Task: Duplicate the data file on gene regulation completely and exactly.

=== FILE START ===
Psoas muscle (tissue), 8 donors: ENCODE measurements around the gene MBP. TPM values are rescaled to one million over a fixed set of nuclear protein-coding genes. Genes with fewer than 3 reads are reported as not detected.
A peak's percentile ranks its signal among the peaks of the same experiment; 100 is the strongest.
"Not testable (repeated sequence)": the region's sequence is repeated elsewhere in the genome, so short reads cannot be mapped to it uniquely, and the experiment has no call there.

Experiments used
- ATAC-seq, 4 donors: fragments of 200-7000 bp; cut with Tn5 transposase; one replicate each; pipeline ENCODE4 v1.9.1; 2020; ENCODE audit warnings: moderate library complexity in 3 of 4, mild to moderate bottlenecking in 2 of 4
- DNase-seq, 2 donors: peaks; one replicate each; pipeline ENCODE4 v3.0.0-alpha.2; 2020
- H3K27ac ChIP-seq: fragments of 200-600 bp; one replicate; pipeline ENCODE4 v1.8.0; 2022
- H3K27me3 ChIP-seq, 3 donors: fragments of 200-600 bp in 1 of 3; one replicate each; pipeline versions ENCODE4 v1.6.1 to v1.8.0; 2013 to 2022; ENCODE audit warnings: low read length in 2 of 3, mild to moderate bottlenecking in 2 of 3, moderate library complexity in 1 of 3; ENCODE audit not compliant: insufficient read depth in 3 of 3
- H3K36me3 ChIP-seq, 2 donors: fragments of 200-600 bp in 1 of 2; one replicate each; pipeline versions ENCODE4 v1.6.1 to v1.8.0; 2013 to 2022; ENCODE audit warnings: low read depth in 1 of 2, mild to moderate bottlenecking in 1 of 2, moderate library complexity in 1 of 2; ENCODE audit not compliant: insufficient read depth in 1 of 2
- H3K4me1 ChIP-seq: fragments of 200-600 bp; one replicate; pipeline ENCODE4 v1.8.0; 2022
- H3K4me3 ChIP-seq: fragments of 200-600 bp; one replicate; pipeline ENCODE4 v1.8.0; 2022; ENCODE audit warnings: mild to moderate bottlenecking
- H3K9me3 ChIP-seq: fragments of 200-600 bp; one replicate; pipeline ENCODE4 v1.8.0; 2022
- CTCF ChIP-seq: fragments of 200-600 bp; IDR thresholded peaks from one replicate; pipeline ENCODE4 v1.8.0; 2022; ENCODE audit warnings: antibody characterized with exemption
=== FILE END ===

Psoas muscle (tissue), 8 donors: ENCODE measurements around the gene MBP. TPM values are rescaled to one million over a fixed set of nuclear protein-coding genes. Genes with fewer than 3 reads are reported as not detected.
A peak's percentile ranks its signal among the peaks of the same experiment; 100 is the strongest.
"Not testable (repeated sequence)": the region's sequence is repeated elsewhere in the genome, so short reads cannot be mapped to it uniquely, and the experiment has no call there.

Experiments used
- ATAC-seq, 4 donors: fragments of 200-7000 bp; cut with Tn5 transposase; one replicate each; pipeline ENCODE4 v1.9.1; 2020; ENCODE audit warnings: moderate library complexity in 3 of 4, mild to moderate bottlenecking in 2 of 4
- DNase-seq, 2 donors: peaks; one replicate each; pipeline ENCODE4 v3.0.0-alpha.2; 2020
- H3K27ac ChIP-seq: fragments of 200-600 bp; one replicate; pipeline ENCODE4 v1.8.0; 2022
- H3K27me3 ChIP-seq, 3 donors: fragments of 200-600 bp in 1 of 3; one replicate each; pipeline versions ENCODE4 v1.6.1 to v1.8.0; 2013 to 2022; ENCODE audit warnings: low read length in 2 of 3, mild to moderate bottlenecking in 2 of 3, moderate library complexity in 1 of 3; ENCODE audit not compliant: insufficient read depth in 3 of 3
- H3K36me3 ChIP-seq, 2 donors: fragments of 200-600 bp in 1 of 2; one replicate each; pipeline versions ENCODE4 v1.6.1 to v1.8.0; 2013 to 2022; ENCODE audit warnings: low read depth in 1 of 2, mild to moderate bottlenecking in 1 of 2, moderate library complexity in 1 of 2; ENCODE audit not compliant: insufficient read depth in 1 of 2
- H3K4me1 ChIP-seq: fragments of 200-600 bp; one replicate; pipeline ENCODE4 v1.8.0; 2022
- H3K4me3 ChIP-seq: fragments of 200-600 bp; one replicate; pipeline ENCODE4 v1.8.0; 2022; ENCODE audit warnings: mild to moderate bottlenecking
- H3K9me3 ChIP-seq: fragments of 200-600 bp; one replicate; pipeline ENCODE4 v1.8.0; 2022
- CTCF ChIP-seq: fragments of 200-600 bp; IDR thresholded peaks from one replicate; pipeline ENCODE4 v1.8.0; 2022; ENCODE audit warnings: antibody characterized with exemption